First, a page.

Acidum Tartaricum, B.P. Tartaric Acid.

Botanical name: 

C4H6O6 = 150.048.

Tartaric acid, dioxysuccinic acid or dihydroxysuccinic acid, (CHOHCOOH)2, is prepared from argol or other residues from wine making, or from acid potassium tartrate. It should contain 99 per cent. (U.S.P., 99.5) of hydrogen tartrate. It occurs in colourless and odourless translucent crystals.

Soluble in water (1 in 1), alcohol (1 in 3).

Action and Uses.—Tartaric acid is wholly or partly neutralised in the intestine, and a small portion is absorbed; the greater amount, however, passes through the alimentary canal as sodium tartrate, and acts as a saline aperient, tending to make the stools more watery. The portion absorbed is for the most part oxidised and excreted in the urine as carbonate, which renders the urine less acid. Tartaric acid is employed to make saline draughts, and cooling drinks for febrile and diabetic patients; if un-neutralised it must be taken well diluted or severe gastro-enteritis may ensue. The following are the proportions of tartaric acid and various carbonates required to form neutral mixtures:—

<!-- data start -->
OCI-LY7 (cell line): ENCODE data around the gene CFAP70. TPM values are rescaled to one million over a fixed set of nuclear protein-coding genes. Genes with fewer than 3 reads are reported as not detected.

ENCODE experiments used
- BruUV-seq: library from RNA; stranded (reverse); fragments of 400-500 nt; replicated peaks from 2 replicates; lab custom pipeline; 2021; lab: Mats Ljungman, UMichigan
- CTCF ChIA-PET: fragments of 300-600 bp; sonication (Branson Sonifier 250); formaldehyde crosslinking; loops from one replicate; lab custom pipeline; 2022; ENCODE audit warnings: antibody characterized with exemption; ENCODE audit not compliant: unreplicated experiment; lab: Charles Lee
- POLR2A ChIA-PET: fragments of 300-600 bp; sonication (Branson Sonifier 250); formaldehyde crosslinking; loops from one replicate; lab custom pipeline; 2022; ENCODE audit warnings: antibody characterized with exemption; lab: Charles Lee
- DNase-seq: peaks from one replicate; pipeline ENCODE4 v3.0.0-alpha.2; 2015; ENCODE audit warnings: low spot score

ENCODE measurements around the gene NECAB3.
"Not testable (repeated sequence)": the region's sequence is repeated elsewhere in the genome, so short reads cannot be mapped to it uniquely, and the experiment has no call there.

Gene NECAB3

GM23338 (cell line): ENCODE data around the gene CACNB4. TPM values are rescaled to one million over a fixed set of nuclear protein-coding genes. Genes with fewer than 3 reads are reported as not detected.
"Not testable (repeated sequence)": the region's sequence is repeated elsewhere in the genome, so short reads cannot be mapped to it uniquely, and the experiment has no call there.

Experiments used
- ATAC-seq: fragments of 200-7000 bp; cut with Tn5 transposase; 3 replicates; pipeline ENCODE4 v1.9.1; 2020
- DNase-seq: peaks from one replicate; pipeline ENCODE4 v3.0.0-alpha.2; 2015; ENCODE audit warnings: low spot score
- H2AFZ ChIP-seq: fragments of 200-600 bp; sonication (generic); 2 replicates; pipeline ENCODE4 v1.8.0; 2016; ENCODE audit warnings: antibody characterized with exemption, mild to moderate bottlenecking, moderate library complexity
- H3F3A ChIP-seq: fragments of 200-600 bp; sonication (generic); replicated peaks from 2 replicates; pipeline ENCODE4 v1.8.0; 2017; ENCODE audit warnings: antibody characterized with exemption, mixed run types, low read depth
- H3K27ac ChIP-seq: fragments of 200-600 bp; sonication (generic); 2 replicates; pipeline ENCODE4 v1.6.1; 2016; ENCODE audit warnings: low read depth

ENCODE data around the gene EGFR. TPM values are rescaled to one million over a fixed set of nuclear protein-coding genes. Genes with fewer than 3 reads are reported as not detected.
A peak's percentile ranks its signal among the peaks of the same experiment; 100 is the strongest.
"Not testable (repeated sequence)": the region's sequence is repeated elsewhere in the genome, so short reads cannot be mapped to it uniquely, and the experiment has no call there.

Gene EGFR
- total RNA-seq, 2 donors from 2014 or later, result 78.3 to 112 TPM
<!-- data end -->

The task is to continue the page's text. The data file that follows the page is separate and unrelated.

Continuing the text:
Tartaric Acid, 10, will neutralise
. . Ammonium Carbonate, B.P. about 7
Magnesium Carbonate, B.P. " 6 ½
Potassium Bicarbonate " 13 ¼
Potassium Carbonate (Anhydrous) " 9 ¼
Potassium Carbonate (Commercial, K2CO3.1-½H2O) " 11
Sodium Bicarbonate " 11 ¼
Sodium Carbonate (Anhydrous) " 7
Sodium Carbonate (Na2CO3.10H2O) " 19

Tartaric acid is incompatible with alkalies and carbonates, vegetable astringents, and salts of potassium, mercury, calcium, and lead. In cases of poisoning by tartaric acid, chalk, lime or saccharated solution of lime should be given freely. The administration of the alkali carbonates should be avoided.

Dose.—3 to 12 decigrams (5 to 20 grains).


Tartaric acid, in crystals, 12.5; alcohol, 25; distilled water, to 100.

The British Pharmaceutical Codex, 1911, was published by direction of the Council of the Pharmaceutical Society of Great Britain.